Filed under: Book Conservation, Brave New World, Connections, Kindle, Marketing, NYT, Promotion, Publishing, Science Fiction, tech | Tags: blogging, book conservation, bookbinding, Communion of Dreams, direct publishing, jim downey, Kindle, New York Times, Nick Bilton, Science Fiction, technology
A very nice meditation on physical versus electronic books, and how each has a role in the world: In a Mother’s Library, Bound in Spirit and in Print
From the piece:
Over the years, I’ve gone back and forth over the merits of print versus digital books so many times, it’s as if I were in an abusive relationship with myself. But my mother’s passing and the sentimental value of her library have finally put an end to that debate in my head. It’s not that one is superior to the other. They each have their place in this modern world.
For example, I love listening to audiobooks when I drive. And taking a Kindle on a long trip is nothing short of magical. But that doesn’t mean I want my mother’s old Kindle to remember her by. And I certainly wouldn’t get much from her Audible collection.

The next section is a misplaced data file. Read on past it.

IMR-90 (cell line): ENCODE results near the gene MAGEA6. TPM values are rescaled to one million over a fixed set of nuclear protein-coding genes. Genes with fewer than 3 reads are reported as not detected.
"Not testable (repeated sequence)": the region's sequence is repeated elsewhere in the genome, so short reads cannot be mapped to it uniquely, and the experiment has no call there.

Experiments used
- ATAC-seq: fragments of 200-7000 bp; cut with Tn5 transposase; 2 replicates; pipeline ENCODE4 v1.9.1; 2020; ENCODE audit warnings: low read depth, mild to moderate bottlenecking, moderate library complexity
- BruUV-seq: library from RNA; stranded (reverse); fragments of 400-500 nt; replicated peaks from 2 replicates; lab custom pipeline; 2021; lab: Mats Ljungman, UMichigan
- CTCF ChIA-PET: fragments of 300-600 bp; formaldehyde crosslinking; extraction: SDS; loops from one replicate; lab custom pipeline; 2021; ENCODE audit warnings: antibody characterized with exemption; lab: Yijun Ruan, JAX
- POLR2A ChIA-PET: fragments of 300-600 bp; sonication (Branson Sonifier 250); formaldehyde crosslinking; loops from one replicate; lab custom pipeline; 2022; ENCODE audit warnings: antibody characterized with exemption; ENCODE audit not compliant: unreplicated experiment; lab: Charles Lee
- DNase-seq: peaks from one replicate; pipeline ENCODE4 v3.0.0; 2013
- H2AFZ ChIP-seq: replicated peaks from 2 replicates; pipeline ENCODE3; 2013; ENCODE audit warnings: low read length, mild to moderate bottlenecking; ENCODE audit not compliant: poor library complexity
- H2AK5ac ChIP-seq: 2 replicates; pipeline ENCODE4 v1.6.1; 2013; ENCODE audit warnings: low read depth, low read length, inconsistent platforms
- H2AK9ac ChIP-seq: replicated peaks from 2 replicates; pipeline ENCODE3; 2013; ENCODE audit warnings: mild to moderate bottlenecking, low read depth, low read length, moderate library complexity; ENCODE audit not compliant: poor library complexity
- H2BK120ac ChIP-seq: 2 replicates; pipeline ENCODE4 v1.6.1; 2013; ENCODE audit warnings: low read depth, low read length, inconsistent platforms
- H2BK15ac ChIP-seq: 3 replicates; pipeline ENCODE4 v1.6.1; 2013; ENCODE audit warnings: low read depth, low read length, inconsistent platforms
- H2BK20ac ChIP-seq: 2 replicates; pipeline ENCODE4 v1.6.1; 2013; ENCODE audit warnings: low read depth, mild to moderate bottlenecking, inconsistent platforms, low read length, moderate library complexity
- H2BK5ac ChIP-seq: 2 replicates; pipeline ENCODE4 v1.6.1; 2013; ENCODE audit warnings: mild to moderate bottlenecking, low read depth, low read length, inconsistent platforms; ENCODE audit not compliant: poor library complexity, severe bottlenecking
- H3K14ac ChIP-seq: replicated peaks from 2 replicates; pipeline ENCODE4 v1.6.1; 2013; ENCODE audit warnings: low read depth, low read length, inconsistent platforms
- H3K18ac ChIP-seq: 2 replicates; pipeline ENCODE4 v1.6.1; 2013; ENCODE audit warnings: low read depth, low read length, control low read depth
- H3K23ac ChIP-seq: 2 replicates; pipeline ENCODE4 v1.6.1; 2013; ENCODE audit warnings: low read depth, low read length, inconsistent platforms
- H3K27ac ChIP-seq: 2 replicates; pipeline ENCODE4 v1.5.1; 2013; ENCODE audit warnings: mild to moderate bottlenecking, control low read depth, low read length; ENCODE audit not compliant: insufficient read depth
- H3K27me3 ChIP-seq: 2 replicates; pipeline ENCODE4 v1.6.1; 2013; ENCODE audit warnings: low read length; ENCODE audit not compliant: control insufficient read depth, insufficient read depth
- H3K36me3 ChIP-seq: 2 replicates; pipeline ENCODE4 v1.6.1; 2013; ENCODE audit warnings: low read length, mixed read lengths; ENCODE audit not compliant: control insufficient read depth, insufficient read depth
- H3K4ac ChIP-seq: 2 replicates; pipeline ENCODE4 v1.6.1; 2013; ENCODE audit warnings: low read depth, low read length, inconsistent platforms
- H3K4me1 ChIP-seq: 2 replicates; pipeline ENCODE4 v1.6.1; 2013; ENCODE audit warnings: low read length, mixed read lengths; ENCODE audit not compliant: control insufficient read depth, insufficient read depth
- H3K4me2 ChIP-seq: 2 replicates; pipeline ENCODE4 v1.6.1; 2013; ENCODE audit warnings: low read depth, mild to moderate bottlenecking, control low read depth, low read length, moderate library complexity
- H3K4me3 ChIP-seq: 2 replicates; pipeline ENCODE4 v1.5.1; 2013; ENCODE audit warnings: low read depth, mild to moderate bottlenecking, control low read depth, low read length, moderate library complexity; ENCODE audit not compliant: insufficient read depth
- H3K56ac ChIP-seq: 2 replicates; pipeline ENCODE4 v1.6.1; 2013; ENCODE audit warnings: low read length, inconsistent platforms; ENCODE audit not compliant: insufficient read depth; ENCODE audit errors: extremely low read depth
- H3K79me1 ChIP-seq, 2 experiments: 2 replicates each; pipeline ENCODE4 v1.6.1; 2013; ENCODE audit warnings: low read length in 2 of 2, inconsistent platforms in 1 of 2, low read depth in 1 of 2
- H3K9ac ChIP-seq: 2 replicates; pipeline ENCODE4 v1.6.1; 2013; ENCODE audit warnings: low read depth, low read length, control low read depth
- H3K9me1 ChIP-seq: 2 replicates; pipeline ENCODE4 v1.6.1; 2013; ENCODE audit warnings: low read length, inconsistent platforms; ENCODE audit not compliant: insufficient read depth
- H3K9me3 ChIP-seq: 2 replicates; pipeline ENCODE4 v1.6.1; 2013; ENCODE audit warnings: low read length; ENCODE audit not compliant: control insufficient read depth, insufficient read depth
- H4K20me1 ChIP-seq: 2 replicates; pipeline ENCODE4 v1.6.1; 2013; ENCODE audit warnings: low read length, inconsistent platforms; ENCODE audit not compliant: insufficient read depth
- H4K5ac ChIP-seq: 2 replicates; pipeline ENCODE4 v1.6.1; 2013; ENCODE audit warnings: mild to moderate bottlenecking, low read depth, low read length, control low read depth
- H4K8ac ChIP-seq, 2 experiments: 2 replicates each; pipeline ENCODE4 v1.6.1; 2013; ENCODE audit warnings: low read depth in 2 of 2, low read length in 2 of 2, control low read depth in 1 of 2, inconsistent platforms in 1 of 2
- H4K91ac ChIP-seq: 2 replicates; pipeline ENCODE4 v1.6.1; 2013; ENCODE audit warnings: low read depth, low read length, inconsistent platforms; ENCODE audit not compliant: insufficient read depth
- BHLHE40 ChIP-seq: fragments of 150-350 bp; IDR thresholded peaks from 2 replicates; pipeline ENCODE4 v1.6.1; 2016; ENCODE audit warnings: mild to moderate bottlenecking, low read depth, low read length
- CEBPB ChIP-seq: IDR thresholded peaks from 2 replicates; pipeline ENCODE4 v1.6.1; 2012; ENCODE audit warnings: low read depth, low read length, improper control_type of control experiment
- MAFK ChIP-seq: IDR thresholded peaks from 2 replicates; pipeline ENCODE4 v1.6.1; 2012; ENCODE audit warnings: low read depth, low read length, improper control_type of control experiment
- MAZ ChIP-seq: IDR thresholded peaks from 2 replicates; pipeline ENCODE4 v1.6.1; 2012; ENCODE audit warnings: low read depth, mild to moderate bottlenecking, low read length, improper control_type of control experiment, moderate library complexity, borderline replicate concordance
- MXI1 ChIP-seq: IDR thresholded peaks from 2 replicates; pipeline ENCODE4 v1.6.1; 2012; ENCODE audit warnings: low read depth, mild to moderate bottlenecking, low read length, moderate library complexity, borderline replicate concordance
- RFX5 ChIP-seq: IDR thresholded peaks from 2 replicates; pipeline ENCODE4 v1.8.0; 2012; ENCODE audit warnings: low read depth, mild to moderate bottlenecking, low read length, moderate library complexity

Instead, I want her physical books. I want to be able to smell the paper, to see her handwriting inside, to know that she flipped those pages and that a piece of her lives on through them.
I understand the “back and forth”. On the one hand, I love the fact that something in excess of thirty thousand Kindle edition copies of Communion of Dreams have been downloaded. On the other, I’m a book conservator.
As a conservator, as well as a huge fan of the appropriate use of technology, I’ll say this: for convenience, electronic. For permanence, print. My smartphone has dozens of different books on it, and access to millions more. But there’s not a digital technology out there that has anywhere the stability of paper and ink.
Filed under: Alzheimer's, Astronomy, Babylon 5, Brave New World, Connections, Feedback, Fermi's Paradox, Gardening, Habanero, J. Michael Straczynski, Man Conquers Space, Marketing, Promotion, Science, Science Fiction, SETI, Space, Survival, Writing stuff, YouTube | Tags: Alzheimer's, Amazon, Babylon 5, Bad Astronomy, blogging, care-giving, Communion of Dreams, Dukhat, feedback, free, gardening, Glen Tickle, Habaneros, Her Final Year, hospice, jim downey, John Bourke, Kindle, Kurzgesagt, Laughing Squid, Mother's Day, promotion, science, Science Fiction, space, St. Cybi's Well, video, writing, www youtube